Honor and Happiness: An ethnographic study of arranged marriages in a context of tradition and globalization in South India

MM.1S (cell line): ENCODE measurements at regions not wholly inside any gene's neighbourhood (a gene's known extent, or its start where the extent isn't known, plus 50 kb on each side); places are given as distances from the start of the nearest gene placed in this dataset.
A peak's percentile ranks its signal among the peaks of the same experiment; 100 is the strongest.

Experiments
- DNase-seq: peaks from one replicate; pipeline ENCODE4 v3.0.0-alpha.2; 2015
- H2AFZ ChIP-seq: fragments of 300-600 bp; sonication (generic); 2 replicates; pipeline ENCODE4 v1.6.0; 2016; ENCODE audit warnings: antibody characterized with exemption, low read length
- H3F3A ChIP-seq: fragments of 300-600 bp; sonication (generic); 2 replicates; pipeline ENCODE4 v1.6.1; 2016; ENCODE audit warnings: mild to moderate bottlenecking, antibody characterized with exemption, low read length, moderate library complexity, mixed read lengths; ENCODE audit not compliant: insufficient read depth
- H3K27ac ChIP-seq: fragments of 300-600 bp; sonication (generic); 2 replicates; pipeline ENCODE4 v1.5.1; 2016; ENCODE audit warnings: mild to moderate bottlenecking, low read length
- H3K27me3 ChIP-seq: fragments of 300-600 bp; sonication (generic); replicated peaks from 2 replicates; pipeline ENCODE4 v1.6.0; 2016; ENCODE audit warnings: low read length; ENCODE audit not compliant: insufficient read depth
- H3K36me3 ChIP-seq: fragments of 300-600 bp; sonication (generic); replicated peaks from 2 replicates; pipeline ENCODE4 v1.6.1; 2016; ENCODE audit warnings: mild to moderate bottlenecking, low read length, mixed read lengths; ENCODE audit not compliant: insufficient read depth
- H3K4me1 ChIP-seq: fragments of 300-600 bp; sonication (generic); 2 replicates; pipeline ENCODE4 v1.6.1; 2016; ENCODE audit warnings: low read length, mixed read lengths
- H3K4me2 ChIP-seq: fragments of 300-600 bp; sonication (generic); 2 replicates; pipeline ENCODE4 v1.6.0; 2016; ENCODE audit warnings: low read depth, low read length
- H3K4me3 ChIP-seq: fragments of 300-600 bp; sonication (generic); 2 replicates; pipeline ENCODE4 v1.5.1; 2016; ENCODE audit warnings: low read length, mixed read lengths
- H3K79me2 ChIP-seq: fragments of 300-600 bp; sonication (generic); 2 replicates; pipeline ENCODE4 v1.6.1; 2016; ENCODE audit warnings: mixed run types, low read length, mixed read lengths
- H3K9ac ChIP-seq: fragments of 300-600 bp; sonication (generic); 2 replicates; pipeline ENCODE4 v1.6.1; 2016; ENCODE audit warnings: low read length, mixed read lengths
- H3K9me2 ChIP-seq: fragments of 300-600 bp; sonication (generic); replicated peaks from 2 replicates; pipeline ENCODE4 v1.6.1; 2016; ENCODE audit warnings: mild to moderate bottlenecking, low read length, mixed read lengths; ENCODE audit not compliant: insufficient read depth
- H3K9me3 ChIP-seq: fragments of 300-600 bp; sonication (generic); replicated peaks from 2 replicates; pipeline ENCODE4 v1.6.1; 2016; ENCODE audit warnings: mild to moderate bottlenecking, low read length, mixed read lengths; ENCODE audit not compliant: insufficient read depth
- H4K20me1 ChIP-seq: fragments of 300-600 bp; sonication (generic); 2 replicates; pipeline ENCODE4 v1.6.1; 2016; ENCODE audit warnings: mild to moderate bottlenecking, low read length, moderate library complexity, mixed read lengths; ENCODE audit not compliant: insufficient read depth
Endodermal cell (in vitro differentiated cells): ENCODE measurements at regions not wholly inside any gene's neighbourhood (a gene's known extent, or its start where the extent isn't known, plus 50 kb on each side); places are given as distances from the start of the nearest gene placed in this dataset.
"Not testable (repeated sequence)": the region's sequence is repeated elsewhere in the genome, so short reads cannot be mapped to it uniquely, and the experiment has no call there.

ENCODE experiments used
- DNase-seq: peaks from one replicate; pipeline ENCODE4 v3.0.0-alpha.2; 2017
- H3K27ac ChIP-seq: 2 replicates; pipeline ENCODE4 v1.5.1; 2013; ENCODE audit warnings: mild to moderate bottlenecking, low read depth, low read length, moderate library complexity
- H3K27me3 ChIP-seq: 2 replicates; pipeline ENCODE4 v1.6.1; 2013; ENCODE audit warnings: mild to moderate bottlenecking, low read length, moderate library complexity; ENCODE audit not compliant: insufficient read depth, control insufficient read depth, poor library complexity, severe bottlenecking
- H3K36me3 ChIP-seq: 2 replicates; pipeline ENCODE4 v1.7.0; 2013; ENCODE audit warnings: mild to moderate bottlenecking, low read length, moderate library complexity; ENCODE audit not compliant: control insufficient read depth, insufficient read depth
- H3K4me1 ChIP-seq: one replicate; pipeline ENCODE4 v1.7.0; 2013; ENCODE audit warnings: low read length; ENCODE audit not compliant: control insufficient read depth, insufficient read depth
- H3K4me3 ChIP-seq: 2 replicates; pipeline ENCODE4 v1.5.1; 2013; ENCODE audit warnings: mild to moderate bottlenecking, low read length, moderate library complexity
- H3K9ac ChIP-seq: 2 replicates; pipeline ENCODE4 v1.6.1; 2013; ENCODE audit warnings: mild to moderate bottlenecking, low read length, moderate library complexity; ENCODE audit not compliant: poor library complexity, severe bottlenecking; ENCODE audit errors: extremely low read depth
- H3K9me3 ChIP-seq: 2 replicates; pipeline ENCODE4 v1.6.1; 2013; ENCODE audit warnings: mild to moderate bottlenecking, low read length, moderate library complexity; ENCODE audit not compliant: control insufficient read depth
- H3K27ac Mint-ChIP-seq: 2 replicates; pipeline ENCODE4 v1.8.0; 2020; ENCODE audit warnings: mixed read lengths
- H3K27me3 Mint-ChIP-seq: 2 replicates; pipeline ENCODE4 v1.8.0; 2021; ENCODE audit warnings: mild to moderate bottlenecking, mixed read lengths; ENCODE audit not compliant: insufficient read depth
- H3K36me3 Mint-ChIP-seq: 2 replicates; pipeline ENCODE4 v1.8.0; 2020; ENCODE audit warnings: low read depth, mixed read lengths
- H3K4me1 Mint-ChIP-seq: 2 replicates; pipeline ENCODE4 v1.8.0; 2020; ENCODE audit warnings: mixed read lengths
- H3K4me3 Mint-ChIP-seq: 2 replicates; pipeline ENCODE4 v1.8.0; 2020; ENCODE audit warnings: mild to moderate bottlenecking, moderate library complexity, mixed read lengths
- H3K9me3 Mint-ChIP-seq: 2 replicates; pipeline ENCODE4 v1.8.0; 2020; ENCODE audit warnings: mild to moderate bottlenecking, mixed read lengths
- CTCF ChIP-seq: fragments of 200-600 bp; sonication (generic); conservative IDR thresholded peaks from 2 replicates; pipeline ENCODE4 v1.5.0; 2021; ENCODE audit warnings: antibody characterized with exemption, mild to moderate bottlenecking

The tradition of arranged marriages is still the most popular form of organizing a marital relationship in India. Traditionally, parents are in charge of choosing the life partner for their child, which is a manifestation of honor in the Indian society. With globalization, the transcultural flow of media and ideas is rapidly increasing, which makes young middle-class Indians start nurturing new dreams and ideals such as free choice, individualism and romantic love. This essay is an ethnographic study based on interviews and participant observation with nine middle-class, English-speaking South Indians. The research objective is to explore how they understand the term arranged marriage and personal respective collective wishes in the choice of spouse and how they deal with the conflicts that occur when incompatible normative systems start to overlap. By using Appadurai’s (1996:33-36) concept ideoscapes and Lyn Parker’s (2005:20) definition of agency as “how people shape the world according to the possibilities of the context”, I investigate how my informants navigate in the landscape of ideas and as active agents select, reject, combine and transform cultural norms, creating new models of marital ideoscapes. Being more mobile than the older generation both geographically and within these different scapes they find new, creative ways to support their personal interests and preferences without losing the loyalty and respect for their parents, both within and opposed to social structures.